Star-Advertiser: State House Approves Same-Sex Marriage Bill 11/8/13

By Star-Advertiser staff & Associated Press

The state House voted to approve the same-sex marriage bill late tonight, sending the measure back to the Senate where it is expected to be approved next week then sent to Gov. Neil Abercrombie for his signature.

The roll call vote, just after 10 p.m., was 30-19 with two members excused.

Tonight’s approval came after the second marathon hearing this week as hundreds of raucous opponents and proponents demonstrated outside the House chamber, and after more than 55 hours of public testimony over five days of House committee hearings that began last week.

The bill would allow same-sex couples to marry as soon as Dec. 2 but would broaden a religious exemption for churches and religious organizations that do not want to be involved in gay weddings.

Minutes after the vote, Gov. Neil Abercrombie said in a news release: “I commend the House of Representatives for taking this historic vote to move justice and equality forward.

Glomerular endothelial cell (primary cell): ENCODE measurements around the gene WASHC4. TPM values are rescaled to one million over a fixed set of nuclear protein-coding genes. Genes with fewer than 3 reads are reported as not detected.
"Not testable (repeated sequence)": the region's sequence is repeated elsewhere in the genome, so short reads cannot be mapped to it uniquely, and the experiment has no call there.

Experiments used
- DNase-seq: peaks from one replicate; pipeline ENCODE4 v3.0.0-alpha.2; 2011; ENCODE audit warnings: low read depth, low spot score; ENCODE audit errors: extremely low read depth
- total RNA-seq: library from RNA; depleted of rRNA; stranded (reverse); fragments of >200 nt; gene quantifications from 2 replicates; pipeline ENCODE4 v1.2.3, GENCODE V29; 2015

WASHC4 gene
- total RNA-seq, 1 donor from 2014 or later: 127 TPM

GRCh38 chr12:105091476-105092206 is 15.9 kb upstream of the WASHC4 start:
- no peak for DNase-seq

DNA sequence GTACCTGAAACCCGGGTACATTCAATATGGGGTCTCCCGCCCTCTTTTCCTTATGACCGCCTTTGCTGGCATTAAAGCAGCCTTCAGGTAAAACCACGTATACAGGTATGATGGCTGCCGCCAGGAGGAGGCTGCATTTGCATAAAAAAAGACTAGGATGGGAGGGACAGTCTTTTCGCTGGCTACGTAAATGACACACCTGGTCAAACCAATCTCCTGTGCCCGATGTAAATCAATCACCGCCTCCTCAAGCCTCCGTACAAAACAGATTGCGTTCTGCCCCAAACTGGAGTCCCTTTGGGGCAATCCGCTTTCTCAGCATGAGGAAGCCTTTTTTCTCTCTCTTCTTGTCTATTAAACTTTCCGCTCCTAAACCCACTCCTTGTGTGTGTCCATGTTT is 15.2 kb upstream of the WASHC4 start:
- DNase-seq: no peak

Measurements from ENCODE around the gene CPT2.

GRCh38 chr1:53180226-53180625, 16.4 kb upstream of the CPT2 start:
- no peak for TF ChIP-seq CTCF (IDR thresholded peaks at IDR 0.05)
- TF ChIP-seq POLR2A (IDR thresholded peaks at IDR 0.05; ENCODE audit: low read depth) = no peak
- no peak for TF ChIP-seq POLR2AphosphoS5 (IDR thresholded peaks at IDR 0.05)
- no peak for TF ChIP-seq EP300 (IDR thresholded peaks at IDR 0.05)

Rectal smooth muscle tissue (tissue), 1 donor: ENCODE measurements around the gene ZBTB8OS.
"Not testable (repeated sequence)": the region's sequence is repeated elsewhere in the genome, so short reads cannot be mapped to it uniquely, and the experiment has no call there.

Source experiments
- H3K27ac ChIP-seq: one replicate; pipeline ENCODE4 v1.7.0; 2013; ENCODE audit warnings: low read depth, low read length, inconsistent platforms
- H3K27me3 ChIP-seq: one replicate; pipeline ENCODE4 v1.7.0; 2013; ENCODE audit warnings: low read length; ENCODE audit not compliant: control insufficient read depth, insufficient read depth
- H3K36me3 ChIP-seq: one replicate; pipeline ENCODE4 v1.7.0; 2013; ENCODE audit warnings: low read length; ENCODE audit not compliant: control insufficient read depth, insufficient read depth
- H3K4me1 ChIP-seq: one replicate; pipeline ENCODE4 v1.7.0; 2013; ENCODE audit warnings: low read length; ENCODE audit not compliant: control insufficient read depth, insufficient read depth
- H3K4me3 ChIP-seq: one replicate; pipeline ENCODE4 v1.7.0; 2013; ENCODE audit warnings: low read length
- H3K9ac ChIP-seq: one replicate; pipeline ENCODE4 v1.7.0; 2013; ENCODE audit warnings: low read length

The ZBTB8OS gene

“After more than 50 hours of public testimony from thousands of testifiers on both sides of the issue, evaluating dozens of amendments, and deliberating procedures through hours of floor debates, the House passed this significant bill, which directly creates a balance between marriage equity for same-sex couples and protects our First Amendment freedoms for religious organizations.”

In an emotional speech on the House floor before the vote, bill supporter Rep. Kaniela Ing, a South Maui Democrat, repeatedly asked, “How many more gay people must God create before we realize that he wants them here?”

The Senate could hear the bill on Tuesday. Senators said Thursday that although they prefer their version of the bill, which contains a narrower religious exemption, they are inclined to take the House version, provided it is not amended further.

“That seems like the prevailing mood of the members I spoke to,” said Sen. Clayton Hee (D, Heeia-Laie-Waialua), chairman of the Senate Judiciary and Labor Committee.

If the Senate agrees to the House version Tuesday, it would go directly to Gov. Neil Abercrombie for his expected signature.

Hee said he is not pleased with the broader religious exemption in the House bill. “However, having said that, it doesn’t detract from making second-class citizens first-class citizens,” he said.

Likewise, Abercrombie, a Democrat, earlier indicated that he can support the version that now has been passed by the House.

[Click here to read the full article in the Star-Advertiser.]